Gunung Mulu National Park
In the morning I went to the airport to catch my flight to Mulu. My driver was an Iban so he did not celebrate Chinese New Year. I asked him about the long house where the Ibans live and he told me that the tradition is dying. Young Ibans when they get married no longer build another house to attach to all their relatives’ homes, preferring to move to the city and start a new independent life.
Today is the first day of my Borneo adventure.
At the Mulu Airport, Maria who met me asked me to hurriedly pack for a two-night stay at Camp 5 instead of the Benarat Lodge. In my hurry I failed to pack my toothbrush and mosquito net. I would be trekking up to the Pinnacles tomorrow instead of on the third day as was in my itinerary. There were four Dutch men, expats working in Brunei in the oil industry in my group and because of the Chinese New Year, there was a lack of guides for the Pinnacles and we were put together as a group.
We took a longtail boat to the Clearwater Pavilion and had lunch and continued our river journey up Sungai Melinau to Kuala Litut. It was an upstream ride and there were a number of shallow patches and the boat scrapped pebbly bottom. The crew had to jump off and pushed the boat. All the Dutch men jumped down as well except me to lighten the boat. We passed a few villages but mostly dense forest and at one point the steep cliff of a limestone hill.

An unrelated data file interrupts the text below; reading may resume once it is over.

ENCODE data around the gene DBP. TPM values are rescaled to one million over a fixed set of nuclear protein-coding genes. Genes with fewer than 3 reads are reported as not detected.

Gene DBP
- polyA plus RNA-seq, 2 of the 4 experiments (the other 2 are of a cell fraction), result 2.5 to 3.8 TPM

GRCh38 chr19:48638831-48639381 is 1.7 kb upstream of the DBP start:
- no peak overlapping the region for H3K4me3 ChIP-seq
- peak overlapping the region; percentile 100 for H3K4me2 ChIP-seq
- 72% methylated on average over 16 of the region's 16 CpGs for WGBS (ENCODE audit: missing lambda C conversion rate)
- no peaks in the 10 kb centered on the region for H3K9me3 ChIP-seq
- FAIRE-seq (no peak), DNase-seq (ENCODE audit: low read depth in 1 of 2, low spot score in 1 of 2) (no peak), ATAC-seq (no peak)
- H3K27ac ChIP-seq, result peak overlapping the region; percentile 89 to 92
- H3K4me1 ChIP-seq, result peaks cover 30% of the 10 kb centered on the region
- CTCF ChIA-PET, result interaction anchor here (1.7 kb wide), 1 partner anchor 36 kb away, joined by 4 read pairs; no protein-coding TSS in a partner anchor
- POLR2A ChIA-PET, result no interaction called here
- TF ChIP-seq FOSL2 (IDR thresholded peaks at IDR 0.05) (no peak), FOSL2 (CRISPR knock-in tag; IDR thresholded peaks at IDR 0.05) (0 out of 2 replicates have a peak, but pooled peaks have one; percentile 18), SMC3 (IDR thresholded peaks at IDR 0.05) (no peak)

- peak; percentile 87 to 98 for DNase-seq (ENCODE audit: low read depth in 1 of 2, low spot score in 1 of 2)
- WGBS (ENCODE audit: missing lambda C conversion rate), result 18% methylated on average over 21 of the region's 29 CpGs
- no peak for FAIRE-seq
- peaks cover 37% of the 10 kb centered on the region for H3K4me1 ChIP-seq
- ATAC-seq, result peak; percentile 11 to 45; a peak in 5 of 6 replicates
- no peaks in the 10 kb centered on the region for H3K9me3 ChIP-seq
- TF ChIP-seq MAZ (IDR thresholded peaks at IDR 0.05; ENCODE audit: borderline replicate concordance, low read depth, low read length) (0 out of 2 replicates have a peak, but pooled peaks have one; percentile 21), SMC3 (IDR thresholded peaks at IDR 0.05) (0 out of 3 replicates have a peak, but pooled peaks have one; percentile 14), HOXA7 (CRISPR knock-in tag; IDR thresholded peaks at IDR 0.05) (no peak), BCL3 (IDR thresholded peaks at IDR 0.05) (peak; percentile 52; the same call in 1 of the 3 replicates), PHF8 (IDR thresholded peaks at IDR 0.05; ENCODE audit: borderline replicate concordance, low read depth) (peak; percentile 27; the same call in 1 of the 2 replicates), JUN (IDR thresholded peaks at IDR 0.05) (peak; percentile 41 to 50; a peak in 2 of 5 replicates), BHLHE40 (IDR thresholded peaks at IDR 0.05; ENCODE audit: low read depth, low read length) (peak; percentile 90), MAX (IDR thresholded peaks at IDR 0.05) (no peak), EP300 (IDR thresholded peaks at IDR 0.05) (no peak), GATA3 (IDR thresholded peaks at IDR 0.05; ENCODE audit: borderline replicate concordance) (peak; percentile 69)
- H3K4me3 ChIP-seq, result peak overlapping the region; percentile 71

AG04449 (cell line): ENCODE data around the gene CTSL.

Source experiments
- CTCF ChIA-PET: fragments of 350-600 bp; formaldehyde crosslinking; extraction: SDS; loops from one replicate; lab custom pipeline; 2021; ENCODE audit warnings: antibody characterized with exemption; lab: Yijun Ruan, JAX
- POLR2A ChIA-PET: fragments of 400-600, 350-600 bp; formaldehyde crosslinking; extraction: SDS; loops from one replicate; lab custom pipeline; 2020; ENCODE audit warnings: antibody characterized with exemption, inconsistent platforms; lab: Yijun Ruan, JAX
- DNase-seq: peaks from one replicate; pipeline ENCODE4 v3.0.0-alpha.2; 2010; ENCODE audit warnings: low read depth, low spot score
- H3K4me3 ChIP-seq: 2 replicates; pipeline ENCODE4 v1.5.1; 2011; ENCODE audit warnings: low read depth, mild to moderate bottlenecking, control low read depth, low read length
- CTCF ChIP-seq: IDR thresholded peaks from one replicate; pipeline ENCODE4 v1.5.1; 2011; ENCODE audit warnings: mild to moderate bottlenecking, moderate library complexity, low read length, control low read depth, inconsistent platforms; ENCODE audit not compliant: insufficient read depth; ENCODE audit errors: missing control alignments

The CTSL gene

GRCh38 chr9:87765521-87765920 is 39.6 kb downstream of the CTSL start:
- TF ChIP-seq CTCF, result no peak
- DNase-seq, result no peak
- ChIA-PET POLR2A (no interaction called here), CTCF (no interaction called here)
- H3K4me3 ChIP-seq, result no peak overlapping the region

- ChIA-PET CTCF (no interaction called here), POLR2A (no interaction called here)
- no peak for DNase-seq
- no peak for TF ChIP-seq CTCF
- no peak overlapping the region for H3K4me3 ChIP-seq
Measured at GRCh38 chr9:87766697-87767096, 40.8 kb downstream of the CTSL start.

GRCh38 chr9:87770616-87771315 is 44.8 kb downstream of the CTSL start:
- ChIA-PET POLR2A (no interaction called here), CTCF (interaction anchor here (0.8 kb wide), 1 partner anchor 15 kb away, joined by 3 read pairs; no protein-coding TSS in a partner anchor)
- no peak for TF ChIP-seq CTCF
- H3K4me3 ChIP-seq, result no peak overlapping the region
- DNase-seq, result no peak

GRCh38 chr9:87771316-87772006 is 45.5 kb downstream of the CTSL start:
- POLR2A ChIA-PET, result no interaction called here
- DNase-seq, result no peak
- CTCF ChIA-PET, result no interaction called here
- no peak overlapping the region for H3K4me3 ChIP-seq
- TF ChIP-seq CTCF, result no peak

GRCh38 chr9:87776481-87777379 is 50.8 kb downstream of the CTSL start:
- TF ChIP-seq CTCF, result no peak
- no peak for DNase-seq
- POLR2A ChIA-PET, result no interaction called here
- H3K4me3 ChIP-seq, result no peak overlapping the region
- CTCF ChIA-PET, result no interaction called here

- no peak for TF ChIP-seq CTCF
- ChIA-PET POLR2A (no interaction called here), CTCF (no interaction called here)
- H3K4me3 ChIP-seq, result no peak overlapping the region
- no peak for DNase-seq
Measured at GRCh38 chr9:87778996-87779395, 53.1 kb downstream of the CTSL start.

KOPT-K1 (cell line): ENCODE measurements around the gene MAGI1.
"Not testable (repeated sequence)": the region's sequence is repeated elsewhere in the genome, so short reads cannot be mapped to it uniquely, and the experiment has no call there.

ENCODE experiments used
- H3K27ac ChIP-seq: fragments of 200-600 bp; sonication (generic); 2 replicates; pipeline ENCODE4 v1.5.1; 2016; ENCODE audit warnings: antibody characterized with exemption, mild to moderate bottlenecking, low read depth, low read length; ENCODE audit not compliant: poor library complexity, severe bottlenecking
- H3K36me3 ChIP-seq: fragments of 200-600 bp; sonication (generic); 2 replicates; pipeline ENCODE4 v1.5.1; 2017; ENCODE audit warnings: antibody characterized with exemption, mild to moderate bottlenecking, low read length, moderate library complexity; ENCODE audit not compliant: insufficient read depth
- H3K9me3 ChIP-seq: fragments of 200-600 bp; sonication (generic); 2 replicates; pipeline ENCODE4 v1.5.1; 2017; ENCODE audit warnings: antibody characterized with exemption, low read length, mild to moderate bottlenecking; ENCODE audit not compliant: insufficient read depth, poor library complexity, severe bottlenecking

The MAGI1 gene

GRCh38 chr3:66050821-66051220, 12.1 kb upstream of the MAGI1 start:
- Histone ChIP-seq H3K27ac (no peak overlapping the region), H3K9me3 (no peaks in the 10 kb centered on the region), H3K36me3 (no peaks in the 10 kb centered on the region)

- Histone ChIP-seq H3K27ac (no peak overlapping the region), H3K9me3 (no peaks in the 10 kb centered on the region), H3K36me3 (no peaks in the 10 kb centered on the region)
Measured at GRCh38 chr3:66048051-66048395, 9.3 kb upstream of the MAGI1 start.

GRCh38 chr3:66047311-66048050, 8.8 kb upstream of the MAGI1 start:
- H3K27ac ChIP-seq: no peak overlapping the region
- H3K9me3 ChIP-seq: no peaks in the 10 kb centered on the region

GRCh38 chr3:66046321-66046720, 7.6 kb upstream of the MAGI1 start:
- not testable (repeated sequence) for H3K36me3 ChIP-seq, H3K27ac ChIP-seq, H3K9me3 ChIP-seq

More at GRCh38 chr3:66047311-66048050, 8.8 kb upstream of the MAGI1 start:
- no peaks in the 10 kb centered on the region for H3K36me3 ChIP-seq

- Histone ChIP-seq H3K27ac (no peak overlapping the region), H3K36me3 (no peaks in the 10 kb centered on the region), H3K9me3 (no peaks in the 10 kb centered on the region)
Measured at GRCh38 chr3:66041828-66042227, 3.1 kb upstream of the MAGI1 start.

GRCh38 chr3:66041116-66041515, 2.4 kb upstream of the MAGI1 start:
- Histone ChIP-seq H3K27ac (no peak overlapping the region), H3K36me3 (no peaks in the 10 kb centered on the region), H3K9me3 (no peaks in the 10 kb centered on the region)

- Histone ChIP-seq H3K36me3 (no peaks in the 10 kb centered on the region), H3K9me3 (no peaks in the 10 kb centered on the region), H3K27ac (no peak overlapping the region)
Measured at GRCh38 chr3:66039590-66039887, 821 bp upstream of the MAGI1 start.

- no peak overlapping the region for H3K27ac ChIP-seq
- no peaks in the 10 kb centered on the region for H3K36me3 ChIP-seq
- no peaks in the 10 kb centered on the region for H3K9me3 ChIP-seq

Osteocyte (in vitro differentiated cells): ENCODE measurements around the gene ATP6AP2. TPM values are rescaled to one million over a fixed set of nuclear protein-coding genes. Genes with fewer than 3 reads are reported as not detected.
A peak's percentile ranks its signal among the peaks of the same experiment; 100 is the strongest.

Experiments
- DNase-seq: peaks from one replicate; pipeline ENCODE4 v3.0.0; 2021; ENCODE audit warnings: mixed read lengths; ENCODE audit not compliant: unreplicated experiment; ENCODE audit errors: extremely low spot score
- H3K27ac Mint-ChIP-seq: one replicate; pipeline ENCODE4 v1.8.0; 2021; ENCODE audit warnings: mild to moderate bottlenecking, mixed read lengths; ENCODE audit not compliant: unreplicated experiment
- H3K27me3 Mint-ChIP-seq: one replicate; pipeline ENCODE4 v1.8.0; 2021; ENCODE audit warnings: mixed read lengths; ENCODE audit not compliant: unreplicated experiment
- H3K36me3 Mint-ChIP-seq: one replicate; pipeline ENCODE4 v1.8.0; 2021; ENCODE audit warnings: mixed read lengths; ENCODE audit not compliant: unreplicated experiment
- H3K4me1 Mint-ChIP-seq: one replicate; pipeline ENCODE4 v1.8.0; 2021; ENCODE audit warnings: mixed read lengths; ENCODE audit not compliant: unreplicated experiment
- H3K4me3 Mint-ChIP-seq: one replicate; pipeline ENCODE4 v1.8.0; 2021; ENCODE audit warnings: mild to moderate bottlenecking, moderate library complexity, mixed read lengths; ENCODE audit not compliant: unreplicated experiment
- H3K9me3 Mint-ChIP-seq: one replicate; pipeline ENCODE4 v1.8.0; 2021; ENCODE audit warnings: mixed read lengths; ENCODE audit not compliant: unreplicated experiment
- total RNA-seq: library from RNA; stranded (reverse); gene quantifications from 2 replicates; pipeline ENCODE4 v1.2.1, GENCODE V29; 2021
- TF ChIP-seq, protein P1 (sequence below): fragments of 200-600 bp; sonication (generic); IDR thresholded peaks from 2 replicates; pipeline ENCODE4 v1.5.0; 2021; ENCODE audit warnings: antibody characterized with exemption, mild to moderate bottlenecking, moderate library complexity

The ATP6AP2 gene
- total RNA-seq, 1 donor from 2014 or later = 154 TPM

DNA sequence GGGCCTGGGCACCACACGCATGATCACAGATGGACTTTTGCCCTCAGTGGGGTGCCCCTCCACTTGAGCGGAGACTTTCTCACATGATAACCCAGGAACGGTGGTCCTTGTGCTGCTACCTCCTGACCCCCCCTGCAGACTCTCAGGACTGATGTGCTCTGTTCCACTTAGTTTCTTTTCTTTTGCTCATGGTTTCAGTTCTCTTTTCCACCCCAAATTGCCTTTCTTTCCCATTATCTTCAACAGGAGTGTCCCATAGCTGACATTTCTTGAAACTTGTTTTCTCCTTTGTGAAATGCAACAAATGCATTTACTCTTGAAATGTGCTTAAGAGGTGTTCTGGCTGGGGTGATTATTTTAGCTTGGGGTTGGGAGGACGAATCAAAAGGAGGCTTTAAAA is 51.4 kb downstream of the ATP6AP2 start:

At Kuala Litut we beached and climbed up a slippery muddy slope to begin a 9 km trek to Camp 5 or Melinau. The trek in the rain forest was mostly flat, strewn with pebbles and tree roots. Cicadas called incessantly and loudly, periodically we heard flapping of hornbills and saw shadows but no birds. The buttresses of giant soaring trees and figs tore through lime stones through the ages. We crossed a small stream balancing on rocks and bigger river over two suspension bridges. A porter carried a big basket of provision with the strap across his forehead. I asked him whether it hurt him in Malay, he replied,”Tidak.” (no).
We reached Camp 5 in the mid-afternoon. Camp 5 has dormitories built in the Malay style. In front of us loomed a limestone cliff. It was wonderful cooling off in the clear and cold water of the Sungai Melinau. While I was changing in the bathroom, I heard the “Chic, Chic” sound of a gecko as though saying “Shame on you”. I smiled remembering the numerous times during our secondary school when my sister and I burned the midnight oil back in our home in Penang when the geckos made the same sound seemingly chiding us for staying up so late. There was a persistent “Wok wok” noise out in the dark which I later learned was made by the frogs calling for their mates.
Dinner was a simple meal of vegetables, fish and rice with tea or coffee. Wan gave us a briefing about the trek up to the Pinnacles. There would be a series of stages whereby climbers would be judged by their guides to see if they are be fit enough to get to the Pinnacles and come back before it is too dark and dangerous to trek down. I worried about my right knee which I hurt in Tacloban tripping over an electrical cord and also my left chest wall which still gives me pain when I breathe deeply. We settled down early ready to be up before six in the morning. There were no mosquitoes at night and I was glad to have my sheets, it being somewhat chilly. All night long the crickets sang us to sleep.